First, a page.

I have just been look­ing over the work­ing draft of the HTML 5 stan­dards and I’m real­ly glad to see a lot of seman­tic tags for mak­ing sense of writ­ing on the web. How­ev­er, it real­ly is appar­ent that this was writ­ten by design-ori­ent­ed authors, not tech­ni­cal authors. No <footnote> or <reference> tags which would be so handy to peo­ple who write tech­ni­cal or research pub­li­ca­tions online (go open sci­ence, go!). Just a cou­ple of things you could cob­ble togeth­er (like <aside> with the pre­de­fined note class). How­ev­er, what’s the point of seman­tic mean­ings if you aren’t real­ly using them for their mean­ings? What’s the dif­fer­ence between using a table for design lay­out ver­sus using an aside as a foot­note ref­er­ence? They’re both incor­rect as far as I can tell, and for the same rea­sons. I’ll con­tin­ue to use my hacked togeth­er <footnote>‘s here at super-struc­ture, although it’s not real­ly a big deal for me. For peo­ple who real­ly do want to pub­lish researched jour­nal arti­cles online for review, it should be and they’re going to have to con­tin­ue to hack togeth­er a ‘look’ just to get what they need.

Now, any­one is wel­come to come and rip me on my lack of under­stand­ing of seman­tic web design. Here’s the big­ger point: if lots of writ­ers want to use foot­notes, but the argu­ment against them seems to be that they aren’t part of HTML, then why not add them? Do we want HTML and XHTML to be so gen­er­al as to not include some­thing as spe­cif­ic as “foot­note?” That seems a bit odd to me, per­son­al­ly. More to the point, it seems like lim­i­ta­tion of the cod­ing lan­guage dri­ving the way we write, which is a bad thing. As I under­stand seman­tic cod­ing, it should be struc­tured around what peo­ple write, not the oth­er way around. Like oth­ers, I’m glad to see that foot­notes are some­thing that oth­er peo­ple think about (and had the ini­tia­tive to push “Pub­lish” in the blog soft­ware). How­ev­er, I think the notion of ‘how can we hack togeth­er cur­rent HTML to do this’ is the wrong approach2.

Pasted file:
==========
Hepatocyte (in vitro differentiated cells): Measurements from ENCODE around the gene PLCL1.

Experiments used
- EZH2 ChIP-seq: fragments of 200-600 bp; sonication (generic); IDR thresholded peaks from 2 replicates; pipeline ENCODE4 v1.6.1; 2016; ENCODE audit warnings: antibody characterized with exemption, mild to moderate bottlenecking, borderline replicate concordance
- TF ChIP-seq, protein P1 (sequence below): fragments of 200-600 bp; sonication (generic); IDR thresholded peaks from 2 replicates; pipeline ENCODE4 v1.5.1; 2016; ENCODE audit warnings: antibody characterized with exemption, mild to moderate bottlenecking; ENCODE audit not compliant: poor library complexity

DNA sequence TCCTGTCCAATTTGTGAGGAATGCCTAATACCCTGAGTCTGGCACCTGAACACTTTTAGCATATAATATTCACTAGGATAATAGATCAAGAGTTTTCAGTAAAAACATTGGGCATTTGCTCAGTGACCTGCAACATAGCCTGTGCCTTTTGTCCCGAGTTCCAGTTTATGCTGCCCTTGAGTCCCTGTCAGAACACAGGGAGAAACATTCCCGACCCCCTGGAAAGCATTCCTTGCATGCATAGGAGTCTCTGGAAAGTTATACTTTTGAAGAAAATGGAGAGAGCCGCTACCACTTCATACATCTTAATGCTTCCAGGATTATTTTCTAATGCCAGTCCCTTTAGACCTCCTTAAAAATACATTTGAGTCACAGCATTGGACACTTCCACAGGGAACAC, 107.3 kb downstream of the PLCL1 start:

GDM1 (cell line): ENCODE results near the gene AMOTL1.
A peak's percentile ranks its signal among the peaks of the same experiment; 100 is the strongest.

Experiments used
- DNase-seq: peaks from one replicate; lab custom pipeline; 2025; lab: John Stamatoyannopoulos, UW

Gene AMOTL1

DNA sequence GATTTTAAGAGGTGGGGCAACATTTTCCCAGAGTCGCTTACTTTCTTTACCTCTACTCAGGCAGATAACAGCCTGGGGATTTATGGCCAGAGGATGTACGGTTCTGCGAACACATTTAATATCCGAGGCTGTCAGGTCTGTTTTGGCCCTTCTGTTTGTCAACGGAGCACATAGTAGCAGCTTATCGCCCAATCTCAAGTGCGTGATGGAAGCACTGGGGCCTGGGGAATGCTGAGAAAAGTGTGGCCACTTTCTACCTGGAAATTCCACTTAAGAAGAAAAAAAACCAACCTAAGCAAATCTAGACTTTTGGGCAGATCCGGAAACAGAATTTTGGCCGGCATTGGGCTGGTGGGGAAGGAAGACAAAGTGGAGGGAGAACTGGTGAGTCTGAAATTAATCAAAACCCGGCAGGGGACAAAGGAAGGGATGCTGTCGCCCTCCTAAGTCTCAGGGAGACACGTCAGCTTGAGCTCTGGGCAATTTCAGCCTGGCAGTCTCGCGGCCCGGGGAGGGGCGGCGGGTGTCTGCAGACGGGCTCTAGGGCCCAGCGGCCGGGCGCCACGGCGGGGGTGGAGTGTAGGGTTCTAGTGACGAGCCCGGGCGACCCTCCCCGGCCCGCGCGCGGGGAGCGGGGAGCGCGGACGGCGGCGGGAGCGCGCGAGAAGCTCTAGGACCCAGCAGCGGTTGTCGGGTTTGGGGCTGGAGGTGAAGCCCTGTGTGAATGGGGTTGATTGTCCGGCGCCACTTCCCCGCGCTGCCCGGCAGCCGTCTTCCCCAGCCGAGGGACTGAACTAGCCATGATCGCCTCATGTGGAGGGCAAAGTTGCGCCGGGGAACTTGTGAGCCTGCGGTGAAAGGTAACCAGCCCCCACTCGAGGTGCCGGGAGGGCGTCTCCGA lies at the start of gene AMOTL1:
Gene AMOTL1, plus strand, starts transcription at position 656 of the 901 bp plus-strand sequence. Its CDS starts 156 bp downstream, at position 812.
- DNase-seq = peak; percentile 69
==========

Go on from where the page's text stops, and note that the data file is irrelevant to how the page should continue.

As for Gru­ber’s use of the down-and-back-the-left glyph, I use it, too. Main­ly because it reminds me of the “return key” sym­bol on many old­er key­boards. That makes about as much sense as “straight up” the page does as far as I can tell, as there’s lit­tle rea­son a foot­note has to be some­where direct­ly below the text it is a ref­er­ence for. Gru­ber hard­ly invent­ed foot­notes, nor do I gath­er he makes remote­ly that claim. The link-back-to-where-you-were is kind of enshrined in the whole HTML idea, but it was a tidy imple­men­ta­tion. My under­stand­ing of the his­to­ry of blog foot­notes indi­cates that Gru­ber deserves the cred­it for a good, if not earth-shat­ter­ing idea.

  1. “These guys” being the web design com­mu­ni­ty. Is it pos­si­ble to be too pas­sion­ate for your work, espe­cial­ly when said work isn’t life-crit­i­cal? []
  2. Such as using the <small> tag, which speaks to appear­ance but not the seman­tic mean­ing of a foot­note, in my opin­ion. How (or where) it is dis­played is not as impor­tant as the intrin­sic nature of a foot­note: this infor­ma­tion is ref­er­enced or tan­gen­tial to some oth­er infor­ma­tion. The <cite> ele­ment could be used to address the nature of ref­er­ences, but not tan­gen­tial infor­ma­tion or extend­ed par­en­thet­i­cal thoughts, which is a com­mon usage out­side of the sci­en­tif­ic or legal realm or writ­ing. []